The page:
Humans Have Been Obsessed With Pumpkin Spice Since The Middle Ages
by JR Thorpe
Sweet Autumn Pumpkin Spice Latte Coffee with Whipped Cream
Brent Hofacker / 500px/500Px Plus/Getty Images

'Tis the season for Thanksgiving preparations, falling leaves, and the inevitable storm across the United States about whether pumpkin spice lattes are basic or, secretly, actually kinda good. The cultural force of pumpkin spice in coffee has been substantial; as a symbol of all kinds of sickly-sweet Western excess, it's been the subject of think pieces ever since it arrived in Starbucks in the mid-90s, and has sparked plenty of discussion about why we love it so much. Spiced pumpkins, and the particular combination of spices that immediately cues "autumn" when we smell it, has a long and kind of bizarre history, and the Starbucks confection is the least of it.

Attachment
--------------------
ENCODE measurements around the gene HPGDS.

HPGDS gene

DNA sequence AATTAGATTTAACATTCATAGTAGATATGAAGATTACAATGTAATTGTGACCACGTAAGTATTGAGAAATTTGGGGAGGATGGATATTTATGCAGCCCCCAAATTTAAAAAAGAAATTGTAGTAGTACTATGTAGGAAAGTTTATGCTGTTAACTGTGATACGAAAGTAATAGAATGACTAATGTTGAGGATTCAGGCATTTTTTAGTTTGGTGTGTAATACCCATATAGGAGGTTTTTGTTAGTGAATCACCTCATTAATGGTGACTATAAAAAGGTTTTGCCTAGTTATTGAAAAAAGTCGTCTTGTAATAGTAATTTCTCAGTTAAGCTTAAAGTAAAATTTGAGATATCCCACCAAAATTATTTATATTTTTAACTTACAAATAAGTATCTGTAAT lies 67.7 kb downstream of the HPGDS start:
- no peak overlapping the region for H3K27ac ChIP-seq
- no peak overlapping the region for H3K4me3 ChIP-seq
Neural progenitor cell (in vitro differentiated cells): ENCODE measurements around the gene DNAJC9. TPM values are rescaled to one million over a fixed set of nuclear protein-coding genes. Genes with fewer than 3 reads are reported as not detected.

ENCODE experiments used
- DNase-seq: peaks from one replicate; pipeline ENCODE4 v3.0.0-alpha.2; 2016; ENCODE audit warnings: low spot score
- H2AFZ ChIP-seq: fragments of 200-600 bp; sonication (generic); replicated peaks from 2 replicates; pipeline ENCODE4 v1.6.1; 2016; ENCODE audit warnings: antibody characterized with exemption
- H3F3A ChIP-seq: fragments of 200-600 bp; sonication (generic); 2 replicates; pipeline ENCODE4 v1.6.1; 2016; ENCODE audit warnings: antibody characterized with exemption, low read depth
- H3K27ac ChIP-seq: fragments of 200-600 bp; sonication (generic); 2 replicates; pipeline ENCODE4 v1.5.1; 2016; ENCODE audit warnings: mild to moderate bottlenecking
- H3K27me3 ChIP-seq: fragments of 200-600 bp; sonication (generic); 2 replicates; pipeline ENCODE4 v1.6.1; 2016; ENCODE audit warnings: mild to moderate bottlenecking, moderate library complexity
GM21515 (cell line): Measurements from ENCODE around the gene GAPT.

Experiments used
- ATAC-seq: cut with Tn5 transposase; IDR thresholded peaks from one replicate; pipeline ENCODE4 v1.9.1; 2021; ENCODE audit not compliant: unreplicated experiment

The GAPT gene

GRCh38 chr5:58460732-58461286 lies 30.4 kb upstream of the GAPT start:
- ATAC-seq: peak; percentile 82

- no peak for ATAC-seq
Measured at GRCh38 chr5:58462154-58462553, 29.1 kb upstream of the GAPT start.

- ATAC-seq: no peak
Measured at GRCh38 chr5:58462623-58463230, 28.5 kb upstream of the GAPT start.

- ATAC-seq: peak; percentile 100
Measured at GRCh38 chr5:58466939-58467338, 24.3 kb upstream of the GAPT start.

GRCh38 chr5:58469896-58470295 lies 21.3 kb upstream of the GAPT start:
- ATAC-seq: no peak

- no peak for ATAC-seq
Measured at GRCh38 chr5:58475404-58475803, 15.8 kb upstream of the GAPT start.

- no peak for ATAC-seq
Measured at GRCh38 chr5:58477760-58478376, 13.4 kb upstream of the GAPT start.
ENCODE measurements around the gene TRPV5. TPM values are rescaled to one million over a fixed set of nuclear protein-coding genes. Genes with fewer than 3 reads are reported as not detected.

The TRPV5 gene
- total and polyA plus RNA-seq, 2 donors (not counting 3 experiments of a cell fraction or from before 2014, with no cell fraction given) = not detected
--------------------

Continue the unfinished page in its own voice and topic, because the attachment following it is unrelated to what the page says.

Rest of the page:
Spiced coffee had been a part of Turkish tradition for centuries, and lightly spiced masala chai has been popular since the British exported it from India in the 1830s. But everybody from medieval cooks to colonial housewives has had a hand in the modern product that invades Instagram every September, and it's had rather a complex reinvention along the way, from symbol of the super-rich, to medicinal aid for flatulence, to sign of colonial poverty. As for whether they're a delightful treat or a sign that America's culinary tastebuds are horrendously unbalanced, well, the jury is out.

Medieval Period: Pumpkin Spice As Medicine